The line has to find the balance between being aggressive in getting to the quarterback, but also keeping the pocket secure. It is perhaps a challenge of a group that depends heavily on freshmen and sophomores. Speaking Tuesday after practice, Thacker said that the line had worked a pass-rush drill that morning where, rather than one linemen rushing at a time, either two or four were rushing together “to be able to have better consciousness of rush lanes.”

3. Saturday night fever

Tech will be protecting an unusual streak at Bobby Dodd Stadium on Saturday. The Jackets have won seven consecutive games on Saturday nights on Grant Field.

The seven wins include two of the more memorable conquests of former coach Paul Johnson’s tenure. The first in the streak was Jackets' 31-17 win over No. 5 Clemson in 2011 and the fifth was the “Miracle on Techwood Drive” win over No. 9 Florida State in 2015. Both the Tigers and Seminoles were undefeated and in the national-championship hunt at the time.

Other than a 2012 win over FCS-program Presbyterian, the list contains no cheapies — wins over Miami in 2014 and 2018, Pitt in 2013 and Wake Forest in 2017. The 2014 win over Miami lifted the Jackets to 5-0 and broke a five-game losing streak to the Hurricanes. Aside from Presbyterian, the other six teams went to bowl games in the seasons they lost to the Jackets on Saturday nights.

4. Jackets hunting interceptions

Pitt’s second visit to Tech in as many years – because of the modification of the ACC schedule; it’s the same reason why the Jackets will go to Miami next week for the second year in a row – brings to mind the shortage of interceptions by Tech’s experienced secondary.

After seven games, the Jackets have four interceptions, none in the past two games. A year ago, going into the Pitt game, Tech had five after seven games, including none in the prior two games. But against Pitt, safeties Tariq Carpenter and Juanyeh Thomas picked off Pitt quarterback Kenny Pickett in what proved to be a 20-10 win for the Panthers.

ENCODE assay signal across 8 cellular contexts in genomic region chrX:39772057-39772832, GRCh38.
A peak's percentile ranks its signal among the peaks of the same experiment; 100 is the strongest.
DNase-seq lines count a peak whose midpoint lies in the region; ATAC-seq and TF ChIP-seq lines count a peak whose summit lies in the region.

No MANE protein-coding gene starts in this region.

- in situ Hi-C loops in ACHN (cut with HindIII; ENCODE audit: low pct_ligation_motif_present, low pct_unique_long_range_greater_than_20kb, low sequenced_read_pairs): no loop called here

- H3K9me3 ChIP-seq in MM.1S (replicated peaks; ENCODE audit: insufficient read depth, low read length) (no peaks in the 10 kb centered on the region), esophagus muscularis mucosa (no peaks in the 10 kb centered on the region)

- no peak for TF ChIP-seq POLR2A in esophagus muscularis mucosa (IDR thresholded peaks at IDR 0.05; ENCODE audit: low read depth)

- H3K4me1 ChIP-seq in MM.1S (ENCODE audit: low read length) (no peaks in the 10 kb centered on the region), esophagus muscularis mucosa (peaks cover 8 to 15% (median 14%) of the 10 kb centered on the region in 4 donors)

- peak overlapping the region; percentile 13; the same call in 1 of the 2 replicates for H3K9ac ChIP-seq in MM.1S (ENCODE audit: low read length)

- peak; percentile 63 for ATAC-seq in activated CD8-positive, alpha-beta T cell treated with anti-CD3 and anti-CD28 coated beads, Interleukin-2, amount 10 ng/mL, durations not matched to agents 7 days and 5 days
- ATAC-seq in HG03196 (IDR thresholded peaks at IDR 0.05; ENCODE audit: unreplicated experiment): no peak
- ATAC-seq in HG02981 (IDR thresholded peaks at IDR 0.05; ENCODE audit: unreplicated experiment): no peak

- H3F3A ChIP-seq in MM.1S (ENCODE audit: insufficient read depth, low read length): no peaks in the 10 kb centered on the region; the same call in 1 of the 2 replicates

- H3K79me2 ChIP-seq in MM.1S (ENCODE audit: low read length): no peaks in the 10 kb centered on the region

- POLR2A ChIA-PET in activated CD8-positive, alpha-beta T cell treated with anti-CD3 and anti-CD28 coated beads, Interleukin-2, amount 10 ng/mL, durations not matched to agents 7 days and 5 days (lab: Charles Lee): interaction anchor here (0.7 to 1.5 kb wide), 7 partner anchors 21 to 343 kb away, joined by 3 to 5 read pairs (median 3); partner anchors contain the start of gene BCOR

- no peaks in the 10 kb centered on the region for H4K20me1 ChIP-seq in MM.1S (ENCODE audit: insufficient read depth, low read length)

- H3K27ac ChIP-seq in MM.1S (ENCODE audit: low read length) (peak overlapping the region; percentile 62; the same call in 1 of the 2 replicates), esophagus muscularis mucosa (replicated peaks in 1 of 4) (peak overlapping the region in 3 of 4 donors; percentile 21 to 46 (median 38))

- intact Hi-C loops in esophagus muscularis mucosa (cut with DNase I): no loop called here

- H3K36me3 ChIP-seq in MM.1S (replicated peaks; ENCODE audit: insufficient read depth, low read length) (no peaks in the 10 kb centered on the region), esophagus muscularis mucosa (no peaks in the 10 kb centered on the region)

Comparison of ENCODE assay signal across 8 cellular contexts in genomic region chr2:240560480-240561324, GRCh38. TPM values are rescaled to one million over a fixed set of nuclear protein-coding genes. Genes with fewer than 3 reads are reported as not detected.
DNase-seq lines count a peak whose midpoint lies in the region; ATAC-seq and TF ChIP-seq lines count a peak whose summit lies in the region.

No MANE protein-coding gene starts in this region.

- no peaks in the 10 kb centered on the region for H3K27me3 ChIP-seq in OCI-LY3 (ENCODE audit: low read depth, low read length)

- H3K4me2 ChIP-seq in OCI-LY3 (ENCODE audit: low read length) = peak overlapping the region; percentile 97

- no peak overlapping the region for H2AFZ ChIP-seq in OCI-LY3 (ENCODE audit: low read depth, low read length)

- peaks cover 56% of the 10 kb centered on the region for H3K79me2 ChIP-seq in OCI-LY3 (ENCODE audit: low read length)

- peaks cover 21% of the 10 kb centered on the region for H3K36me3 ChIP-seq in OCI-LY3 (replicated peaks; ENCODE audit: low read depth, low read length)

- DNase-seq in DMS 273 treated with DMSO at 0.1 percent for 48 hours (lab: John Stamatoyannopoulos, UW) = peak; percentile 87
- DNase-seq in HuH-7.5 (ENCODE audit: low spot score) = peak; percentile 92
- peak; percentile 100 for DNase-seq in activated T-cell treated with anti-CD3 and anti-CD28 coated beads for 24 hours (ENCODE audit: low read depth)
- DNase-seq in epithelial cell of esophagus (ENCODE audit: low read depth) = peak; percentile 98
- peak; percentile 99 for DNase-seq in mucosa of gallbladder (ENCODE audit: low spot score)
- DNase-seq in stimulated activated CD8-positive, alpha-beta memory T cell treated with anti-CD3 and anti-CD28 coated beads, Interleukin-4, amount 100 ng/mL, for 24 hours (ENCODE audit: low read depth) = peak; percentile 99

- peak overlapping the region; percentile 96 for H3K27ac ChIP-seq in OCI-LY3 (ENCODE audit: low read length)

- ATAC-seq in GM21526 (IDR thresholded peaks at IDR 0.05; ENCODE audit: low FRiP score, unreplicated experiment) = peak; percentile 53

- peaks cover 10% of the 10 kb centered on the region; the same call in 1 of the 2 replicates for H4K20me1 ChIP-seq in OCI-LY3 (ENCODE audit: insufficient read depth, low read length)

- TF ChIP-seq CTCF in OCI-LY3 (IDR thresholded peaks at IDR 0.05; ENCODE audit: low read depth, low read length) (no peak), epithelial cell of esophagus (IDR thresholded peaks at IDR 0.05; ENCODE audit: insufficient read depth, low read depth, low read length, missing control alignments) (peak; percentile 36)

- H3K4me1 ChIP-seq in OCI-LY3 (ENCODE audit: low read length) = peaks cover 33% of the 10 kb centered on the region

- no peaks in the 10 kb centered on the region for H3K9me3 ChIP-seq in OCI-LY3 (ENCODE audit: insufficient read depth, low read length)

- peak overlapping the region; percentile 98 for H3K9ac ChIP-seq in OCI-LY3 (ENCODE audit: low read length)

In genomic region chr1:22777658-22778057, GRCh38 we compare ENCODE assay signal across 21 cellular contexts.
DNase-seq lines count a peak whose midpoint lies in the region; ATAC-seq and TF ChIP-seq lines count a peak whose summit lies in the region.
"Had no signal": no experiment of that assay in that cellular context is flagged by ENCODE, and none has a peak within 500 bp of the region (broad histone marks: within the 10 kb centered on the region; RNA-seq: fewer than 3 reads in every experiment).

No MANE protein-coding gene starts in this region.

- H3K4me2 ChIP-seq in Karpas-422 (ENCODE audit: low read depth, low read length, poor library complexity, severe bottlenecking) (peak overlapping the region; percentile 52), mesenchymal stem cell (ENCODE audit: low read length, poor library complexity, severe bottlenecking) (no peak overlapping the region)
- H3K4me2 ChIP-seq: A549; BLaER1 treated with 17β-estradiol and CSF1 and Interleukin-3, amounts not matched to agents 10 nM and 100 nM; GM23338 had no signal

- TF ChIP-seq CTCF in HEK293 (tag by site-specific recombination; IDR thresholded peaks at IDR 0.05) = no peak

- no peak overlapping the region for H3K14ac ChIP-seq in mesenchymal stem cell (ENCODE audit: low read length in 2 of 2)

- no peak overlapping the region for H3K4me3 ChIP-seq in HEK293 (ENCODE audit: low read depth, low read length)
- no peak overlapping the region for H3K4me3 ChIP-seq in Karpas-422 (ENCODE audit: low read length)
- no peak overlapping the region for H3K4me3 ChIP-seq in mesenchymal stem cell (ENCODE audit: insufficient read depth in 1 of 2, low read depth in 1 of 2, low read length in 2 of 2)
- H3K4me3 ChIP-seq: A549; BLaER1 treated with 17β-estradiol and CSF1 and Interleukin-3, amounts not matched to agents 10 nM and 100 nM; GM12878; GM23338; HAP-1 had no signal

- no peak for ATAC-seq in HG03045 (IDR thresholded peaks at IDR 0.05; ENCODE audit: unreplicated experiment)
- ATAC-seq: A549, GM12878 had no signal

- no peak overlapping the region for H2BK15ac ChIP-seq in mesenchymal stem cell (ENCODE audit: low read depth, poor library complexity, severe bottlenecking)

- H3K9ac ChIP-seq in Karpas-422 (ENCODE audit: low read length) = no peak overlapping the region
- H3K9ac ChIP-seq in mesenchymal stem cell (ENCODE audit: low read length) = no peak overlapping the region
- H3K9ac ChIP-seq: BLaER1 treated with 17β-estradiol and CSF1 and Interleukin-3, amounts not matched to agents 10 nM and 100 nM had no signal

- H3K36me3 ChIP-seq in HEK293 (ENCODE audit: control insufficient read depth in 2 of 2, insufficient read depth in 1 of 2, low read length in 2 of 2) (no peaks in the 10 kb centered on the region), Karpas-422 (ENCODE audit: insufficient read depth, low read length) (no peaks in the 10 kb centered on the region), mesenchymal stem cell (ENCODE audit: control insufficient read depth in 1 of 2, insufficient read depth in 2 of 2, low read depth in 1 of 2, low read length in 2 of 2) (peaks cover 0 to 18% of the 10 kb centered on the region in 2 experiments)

Part of the challenge is facing quarterbacks who don’t give it away much, although Tech’s last interception belongs to cornerback Zamari Walton, who ended Clemson quarterback Trevor Lawrence’s streak of 366 consecutive passes without an interception.

Another is shortcomings in pass-rush pressure, simply in getting to the quarterback and sometimes, as mentioned above, in letting quarterbacks out of the pocket and reducing the chance for a throw made under pressure. Another is simply not being in place to make the play.

Tech has been far better at creating turnovers via fumble. Pickett has three interceptions in 207 attempts. Carpenter and Thomas would be eager to add to his total.

5. Spotlight on freshmen

Saturday’s game will feature perhaps the two leading candidates for ACC offensive rookie of the year. Tech running back Jahmyr Gibbs ranks fifth in the ACC and first among freshmen in all-purpose yards per game (138.2). Pitt slot receiver Jordan Addison is fourth in the conference and first among freshmen in receiving yards per game (76.4) and second in catches per game (6.5).

Addison caught 11 passes for 127 yards Saturday in the Panthers' win over Florida State. He leads all FBS freshmen in catches (52) and receiving yards (611). Like Gibbs, Addison is a 2020 signee.

Addison has savviness as a route runner that most freshmen lack, Thacker said. Pitt moves him around and uses him on jet sweeps to get him more touches, not unlike Tech’s growing reliance on Gibbs.

“It sounds very simple, but he is good at getting open,” Thacker said.

In Other News